Camas author Susan Tate Ankeny had heard her father’s breathtaking World War II story — Dean Tate, a B-17 bombardier, shot down over Nazi-occupied France, rescued by a French Resistance network — countless times before.
“I had heard the story about Dad being shot down over France so often I knew it by heart. Or at least I thought I did,” Tate Ankeny, 58, writes in her newly published book, The Girl and the Bombardier: A True Story of Resistance and Rescue in Nazi-Occupied France. “While most men never talked about their war experiences, my dad told his story of being rescued by the French Resistance to anyone who would listen.”
Dean Tate had written a partial memoir of his WWII experience, but Tate Ankeny said her father, a lifelong educator and former school district superintendent, lived more in the present than the past. Instead of finishing the memoir himself, he turned his writing and notes over to his daughter.
“I felt like this was a story that was really important,” Tate Ankeny says. “But it was a story that had fallen into my lap.”
After her father’s death in 2003, Tate Ankeny would learn there were stories about her father that she had never heard — stories best told by the people who lived them.
Dean Tate never returned to France after the war, but he had corresponded with Godelieve Van Laere, the French girl who saved his life after he bailed from his burning B-17 plane.
“She was 17 … and was having her hair done when she saw him in the sky,” Tate Ankeny recalls of Van Laere’s introduction to her father. “She went to find him. He had fallen in a church yard. They carried him to a little barn across the road, to hide him.”
But the Nazis also had seen Dean Tate falling from the sky.To protect the young bombardier, Van Laere would have to convince her parents to hide him in their own home.
“It was late enough in the war that people were just being shot in front of their homes for helping the Allies,” Tate Ankeny says. “So it was very dangerous to keep the men in a house.”
Along with two other airmen that had been shot down by the Nazis, Dean Tate found refuge in a variety of locations during those weeks with the French Resistance network: in a pile of straw inside a barn, in an upstairs bedroom of a house, in an old bunker.
“They moved almost constantly until they got to the bunker,” Tate Ankeny says. “The Germans were always right behind them.”
After Dean Tate’s death, one of the first things Tate Ankeny did was grab her father’s box of letters from Van Laere.
“They had always stayed in contact with my dad,” she says of Van Leare and her family. In fact, Van Laere had met with Dean Tate and his wife, Lillian Tate, in San Francisco in 2000, just three years before Dean Tate’s death.
When Tate Ankeny reached out to the woman who saved her father’s life, Van Leare’s message was clear: “Please come to France,” she told Tate Ankeny. “We want to show you everything.”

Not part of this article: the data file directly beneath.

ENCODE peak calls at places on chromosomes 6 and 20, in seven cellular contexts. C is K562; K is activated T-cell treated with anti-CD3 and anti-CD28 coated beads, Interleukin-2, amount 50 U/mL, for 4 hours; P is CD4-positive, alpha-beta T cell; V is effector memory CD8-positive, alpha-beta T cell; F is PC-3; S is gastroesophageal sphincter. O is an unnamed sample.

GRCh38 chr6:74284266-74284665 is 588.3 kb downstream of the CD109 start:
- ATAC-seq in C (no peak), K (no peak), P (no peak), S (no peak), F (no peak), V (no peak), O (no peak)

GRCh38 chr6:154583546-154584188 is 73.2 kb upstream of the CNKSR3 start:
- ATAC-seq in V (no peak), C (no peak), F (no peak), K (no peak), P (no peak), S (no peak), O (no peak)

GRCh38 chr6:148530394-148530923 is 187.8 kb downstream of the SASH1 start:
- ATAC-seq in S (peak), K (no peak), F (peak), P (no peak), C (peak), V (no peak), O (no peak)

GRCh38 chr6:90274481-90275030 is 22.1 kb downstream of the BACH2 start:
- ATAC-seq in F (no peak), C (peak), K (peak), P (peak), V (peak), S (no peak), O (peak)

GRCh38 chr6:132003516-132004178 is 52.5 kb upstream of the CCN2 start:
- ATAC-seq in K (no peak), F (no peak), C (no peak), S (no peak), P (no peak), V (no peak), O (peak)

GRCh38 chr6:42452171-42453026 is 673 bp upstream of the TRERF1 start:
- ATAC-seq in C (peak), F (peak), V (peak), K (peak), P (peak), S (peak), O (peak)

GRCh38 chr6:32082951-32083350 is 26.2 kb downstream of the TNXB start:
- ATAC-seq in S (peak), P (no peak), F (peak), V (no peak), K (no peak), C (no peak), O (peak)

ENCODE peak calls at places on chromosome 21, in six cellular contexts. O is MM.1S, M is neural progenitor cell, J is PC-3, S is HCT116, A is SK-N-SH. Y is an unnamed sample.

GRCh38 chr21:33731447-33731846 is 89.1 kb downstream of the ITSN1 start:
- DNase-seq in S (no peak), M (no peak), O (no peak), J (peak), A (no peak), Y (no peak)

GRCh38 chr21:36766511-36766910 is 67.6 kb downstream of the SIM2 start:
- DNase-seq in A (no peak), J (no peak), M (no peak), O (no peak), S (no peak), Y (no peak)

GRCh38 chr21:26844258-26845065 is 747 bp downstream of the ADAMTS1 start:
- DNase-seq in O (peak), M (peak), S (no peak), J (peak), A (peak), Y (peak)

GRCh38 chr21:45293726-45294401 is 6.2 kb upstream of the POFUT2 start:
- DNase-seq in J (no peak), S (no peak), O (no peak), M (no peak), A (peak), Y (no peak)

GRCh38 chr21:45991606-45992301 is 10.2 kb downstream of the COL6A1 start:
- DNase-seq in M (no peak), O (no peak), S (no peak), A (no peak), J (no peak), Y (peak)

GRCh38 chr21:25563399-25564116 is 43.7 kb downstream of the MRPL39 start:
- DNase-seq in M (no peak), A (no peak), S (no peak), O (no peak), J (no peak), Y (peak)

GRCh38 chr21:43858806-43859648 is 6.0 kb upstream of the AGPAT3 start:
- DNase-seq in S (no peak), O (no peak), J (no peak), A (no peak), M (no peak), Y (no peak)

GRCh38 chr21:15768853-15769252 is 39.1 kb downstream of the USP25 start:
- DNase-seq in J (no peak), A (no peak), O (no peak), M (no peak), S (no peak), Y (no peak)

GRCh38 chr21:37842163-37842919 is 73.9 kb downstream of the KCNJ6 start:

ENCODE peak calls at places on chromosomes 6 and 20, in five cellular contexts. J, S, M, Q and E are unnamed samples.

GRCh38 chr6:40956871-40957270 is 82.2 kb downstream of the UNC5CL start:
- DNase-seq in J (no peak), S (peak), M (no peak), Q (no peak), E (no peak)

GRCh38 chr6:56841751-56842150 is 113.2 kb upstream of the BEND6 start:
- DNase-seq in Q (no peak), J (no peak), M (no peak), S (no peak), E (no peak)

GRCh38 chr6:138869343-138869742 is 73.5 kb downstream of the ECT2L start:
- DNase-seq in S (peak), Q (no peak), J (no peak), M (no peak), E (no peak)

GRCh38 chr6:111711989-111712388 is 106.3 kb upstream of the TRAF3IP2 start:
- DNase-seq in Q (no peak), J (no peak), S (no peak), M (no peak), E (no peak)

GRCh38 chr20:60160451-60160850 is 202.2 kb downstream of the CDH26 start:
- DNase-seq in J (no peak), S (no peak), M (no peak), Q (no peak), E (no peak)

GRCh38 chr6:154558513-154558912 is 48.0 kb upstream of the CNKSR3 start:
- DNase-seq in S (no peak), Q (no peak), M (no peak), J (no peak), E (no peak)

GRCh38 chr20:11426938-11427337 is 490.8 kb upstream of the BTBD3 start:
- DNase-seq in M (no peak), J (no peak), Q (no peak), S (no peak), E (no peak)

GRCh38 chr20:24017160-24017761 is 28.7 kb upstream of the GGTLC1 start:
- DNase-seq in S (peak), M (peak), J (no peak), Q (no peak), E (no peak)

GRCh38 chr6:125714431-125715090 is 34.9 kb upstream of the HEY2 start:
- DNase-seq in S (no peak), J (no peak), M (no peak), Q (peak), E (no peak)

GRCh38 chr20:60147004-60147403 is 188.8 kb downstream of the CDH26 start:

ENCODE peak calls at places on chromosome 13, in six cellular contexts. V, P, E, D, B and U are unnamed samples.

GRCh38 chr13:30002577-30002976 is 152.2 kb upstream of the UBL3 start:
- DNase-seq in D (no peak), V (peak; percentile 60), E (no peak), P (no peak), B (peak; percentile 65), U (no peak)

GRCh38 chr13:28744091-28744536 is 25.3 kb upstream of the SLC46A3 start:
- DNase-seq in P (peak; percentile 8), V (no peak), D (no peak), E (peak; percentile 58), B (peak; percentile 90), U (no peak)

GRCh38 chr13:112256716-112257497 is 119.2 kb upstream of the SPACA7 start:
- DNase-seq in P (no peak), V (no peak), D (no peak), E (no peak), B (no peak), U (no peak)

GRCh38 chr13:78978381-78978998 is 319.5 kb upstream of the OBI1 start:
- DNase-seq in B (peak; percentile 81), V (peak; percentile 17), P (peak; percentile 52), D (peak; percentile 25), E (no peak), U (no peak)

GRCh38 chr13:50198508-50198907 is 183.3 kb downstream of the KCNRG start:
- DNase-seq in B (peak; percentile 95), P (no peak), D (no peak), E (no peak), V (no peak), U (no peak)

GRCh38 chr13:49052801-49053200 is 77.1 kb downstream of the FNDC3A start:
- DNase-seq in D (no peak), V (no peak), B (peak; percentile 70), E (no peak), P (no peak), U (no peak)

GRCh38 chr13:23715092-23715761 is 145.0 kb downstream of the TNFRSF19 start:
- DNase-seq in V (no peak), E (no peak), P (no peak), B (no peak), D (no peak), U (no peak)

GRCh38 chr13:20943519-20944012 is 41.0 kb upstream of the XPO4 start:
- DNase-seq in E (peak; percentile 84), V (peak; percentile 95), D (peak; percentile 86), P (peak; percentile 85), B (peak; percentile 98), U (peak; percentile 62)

That trip to France convinced Tate Ankeny that she had a truly special story to share with the world.
“After I went to France and met Godelieve and she poured out every memory she had, I felt her story needed to be told,” Tate Ankeny says. “Part of the reason it took me so long was the research. I’m not a World War II expert, so I had to learn.”
The research took Tate Ankeny to the same places her father had experienced as a young man. She flew in a B-17 and in a vintage bi-plane. And she visited every place she wrote about in her new book.
The process, Tate Ankeny says, helped her feel closer to her departed father.
“Feeling close to my dad was probably my main motivation,” Tate Ankeny says. “When I found (Van Laere’s letters) and contacted her … it was a way to keep him alive.”
And when she visited the sites her father had seen and flew in the vintage planes?
“He was with me every step of the way,” Tate Ankeny says of her dad.
The end result of Tate Ankeny’s efforts is her newly released book, The Girl and the Bombardier: A True Story of Resistance and Rescue in Nazi-Occupied France, published by Diversion Books.
Released Sept. 8, with an audiobook version coming out Sept. 22, the book is billed as a story that “traces the thrill and chaos of an air war, the horror of bailing over enemy territory and the daring of a little-known French resistance network for Allied airmen known as Shelburne. But, most brilliantly, it shines a light on the courage and cunning of a young woman who put her life on the line to save another’s.”
For Tate Ankeny, the book’s release was bittersweet. The works she’d poured more than eight years of her life into was finally finished, but her plans to promote the book, including a two-week book tour, were on hold due to the COVID-19 pandemic.
“I’ve been doing mostly radio interviews, but it is harder to get the word out,” Tate Ankeny says.
Still, there are glimmers of hope, including interest in a movie version of The Girl and the Bombardier.
Until the world returns to a more normal version of itself, Tate Ankeny will continue to promote her book on radio shows and online. She and her husband of 36 years, Joel Ankeny, moved to Camas in 2019 and are still getting to know their new community.
The pandemic has put a damper on visits with their children, who live in Los Angeles and Boston, but the couple enjoys hiking, especially near Cape Horn and Lacamas Lake.
“We feel like we’re in a holding pattern,” Tate Ankeny says. “We moved here and, within six months (COVID-19 hit). But we do hike a lot. This is a great place.”
To learn more about Tate Ankeny, visit susantateankeny.com. Her book, The Girl and the Bombardier, is sold through Powell’s Books and Broadway Books in Portland, as well as at Barnes & Noble, Amazon, Goodreads and Indiebound.